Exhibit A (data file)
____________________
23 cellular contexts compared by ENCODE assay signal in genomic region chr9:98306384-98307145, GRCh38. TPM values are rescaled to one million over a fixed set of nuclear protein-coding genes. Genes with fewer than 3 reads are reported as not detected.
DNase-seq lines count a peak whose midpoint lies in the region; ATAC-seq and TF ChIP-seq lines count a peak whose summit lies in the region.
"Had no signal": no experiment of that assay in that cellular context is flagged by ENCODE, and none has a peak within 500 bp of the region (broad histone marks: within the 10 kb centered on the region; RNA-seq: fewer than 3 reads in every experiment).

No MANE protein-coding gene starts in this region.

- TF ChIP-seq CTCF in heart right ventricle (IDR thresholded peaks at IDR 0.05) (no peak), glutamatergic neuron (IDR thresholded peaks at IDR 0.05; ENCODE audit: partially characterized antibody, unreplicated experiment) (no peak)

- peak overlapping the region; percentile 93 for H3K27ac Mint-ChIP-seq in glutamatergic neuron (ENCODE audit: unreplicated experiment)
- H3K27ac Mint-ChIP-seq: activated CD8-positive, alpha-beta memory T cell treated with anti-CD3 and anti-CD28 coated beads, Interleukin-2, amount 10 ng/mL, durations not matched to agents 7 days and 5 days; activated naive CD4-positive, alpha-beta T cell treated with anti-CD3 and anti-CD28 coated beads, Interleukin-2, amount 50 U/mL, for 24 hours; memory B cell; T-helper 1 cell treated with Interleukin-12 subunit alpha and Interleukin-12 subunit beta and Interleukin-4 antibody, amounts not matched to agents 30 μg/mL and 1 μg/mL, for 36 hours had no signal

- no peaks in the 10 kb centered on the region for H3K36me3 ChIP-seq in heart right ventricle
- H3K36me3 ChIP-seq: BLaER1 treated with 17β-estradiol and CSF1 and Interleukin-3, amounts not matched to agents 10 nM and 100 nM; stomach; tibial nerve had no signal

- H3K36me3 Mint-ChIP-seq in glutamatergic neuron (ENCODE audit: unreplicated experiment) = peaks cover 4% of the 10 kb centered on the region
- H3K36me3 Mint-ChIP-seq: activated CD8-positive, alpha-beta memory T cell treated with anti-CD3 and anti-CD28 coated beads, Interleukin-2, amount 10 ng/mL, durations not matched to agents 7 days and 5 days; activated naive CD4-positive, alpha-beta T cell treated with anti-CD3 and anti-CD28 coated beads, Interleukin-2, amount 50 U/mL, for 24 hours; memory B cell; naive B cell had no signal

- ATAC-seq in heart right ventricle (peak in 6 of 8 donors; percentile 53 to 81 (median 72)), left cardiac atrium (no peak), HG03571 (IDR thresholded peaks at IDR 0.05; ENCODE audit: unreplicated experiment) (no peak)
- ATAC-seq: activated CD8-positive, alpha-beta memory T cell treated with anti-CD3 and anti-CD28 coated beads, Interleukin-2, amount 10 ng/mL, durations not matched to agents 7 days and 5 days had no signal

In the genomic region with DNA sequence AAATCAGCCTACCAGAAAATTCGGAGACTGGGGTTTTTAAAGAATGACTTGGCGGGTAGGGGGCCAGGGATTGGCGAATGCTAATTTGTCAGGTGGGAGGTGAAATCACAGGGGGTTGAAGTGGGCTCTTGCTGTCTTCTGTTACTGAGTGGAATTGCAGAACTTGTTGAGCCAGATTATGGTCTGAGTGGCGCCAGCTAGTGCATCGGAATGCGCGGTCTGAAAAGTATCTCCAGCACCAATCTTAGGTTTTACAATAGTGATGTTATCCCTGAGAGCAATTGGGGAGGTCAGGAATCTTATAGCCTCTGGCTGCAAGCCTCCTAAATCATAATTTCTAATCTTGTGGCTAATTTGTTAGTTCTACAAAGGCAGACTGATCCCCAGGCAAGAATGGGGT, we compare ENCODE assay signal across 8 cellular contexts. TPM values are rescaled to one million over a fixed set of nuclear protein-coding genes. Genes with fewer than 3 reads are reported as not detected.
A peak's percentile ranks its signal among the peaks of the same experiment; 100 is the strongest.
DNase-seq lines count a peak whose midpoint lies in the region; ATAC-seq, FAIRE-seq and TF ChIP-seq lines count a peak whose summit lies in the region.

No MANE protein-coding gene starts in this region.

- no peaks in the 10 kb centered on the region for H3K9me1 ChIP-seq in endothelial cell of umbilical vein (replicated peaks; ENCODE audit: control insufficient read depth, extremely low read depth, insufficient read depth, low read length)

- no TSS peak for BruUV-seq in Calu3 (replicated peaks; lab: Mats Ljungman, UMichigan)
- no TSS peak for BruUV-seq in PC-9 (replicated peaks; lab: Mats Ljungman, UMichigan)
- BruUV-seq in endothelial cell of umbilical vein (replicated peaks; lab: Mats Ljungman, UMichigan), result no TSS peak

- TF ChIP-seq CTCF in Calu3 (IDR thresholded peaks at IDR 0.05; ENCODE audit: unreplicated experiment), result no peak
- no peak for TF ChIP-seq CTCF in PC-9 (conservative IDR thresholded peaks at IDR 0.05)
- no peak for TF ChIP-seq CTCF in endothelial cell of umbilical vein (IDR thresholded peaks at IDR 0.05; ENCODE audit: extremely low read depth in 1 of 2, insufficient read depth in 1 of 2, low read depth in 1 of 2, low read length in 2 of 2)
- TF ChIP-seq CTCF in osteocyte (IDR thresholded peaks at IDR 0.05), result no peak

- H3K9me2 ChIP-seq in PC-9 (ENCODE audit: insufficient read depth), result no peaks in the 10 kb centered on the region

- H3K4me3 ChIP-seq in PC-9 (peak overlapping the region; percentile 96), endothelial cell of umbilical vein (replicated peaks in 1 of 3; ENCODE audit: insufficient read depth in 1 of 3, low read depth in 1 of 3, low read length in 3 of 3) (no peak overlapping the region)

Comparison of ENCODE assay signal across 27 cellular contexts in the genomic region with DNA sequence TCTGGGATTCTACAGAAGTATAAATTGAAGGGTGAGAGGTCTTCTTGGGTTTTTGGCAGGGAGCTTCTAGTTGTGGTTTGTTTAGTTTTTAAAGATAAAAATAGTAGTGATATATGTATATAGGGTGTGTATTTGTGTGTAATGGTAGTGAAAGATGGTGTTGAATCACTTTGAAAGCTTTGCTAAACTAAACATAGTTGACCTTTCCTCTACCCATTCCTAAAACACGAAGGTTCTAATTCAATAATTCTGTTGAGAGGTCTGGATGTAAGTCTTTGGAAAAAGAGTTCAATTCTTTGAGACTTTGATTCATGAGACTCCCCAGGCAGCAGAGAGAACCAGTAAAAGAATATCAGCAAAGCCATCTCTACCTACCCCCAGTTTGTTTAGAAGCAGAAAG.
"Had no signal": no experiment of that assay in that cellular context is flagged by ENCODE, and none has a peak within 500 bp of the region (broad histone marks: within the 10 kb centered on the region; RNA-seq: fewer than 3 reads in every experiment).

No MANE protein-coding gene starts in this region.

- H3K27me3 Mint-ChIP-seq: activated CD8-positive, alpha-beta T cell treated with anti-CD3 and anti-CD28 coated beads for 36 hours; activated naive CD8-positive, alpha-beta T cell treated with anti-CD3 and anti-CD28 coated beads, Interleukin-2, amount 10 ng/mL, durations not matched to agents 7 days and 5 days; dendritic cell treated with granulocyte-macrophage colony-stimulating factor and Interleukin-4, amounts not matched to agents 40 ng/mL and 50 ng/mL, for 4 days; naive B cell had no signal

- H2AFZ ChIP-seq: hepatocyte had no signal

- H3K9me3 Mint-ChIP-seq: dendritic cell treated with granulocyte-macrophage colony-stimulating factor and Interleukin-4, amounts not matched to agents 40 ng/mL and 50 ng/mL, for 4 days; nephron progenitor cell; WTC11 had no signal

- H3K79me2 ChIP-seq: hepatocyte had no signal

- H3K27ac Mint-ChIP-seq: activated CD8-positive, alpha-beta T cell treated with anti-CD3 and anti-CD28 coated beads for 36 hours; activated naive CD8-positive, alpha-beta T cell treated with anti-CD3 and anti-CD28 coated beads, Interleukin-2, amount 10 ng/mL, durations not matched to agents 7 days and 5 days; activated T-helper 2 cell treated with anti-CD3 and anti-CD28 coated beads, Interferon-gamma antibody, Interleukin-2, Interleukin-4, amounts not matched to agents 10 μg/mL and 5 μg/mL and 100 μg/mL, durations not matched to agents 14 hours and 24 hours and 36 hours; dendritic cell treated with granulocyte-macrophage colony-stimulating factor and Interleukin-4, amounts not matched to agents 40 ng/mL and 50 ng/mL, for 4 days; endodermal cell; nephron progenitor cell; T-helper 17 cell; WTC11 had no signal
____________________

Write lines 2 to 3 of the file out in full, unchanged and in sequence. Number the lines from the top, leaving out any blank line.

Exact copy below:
DNase-seq lines count a peak whose midpoint lies in the region; ATAC-seq and TF ChIP-seq lines count a peak whose summit lies in the region.
"Had no signal": no experiment of that assay in that cellular context is flagged by ENCODE, and none has a peak within 500 bp of the region (broad histone marks: within the 10 kb centered on the region; RNA-seq: fewer than 3 reads in every experiment).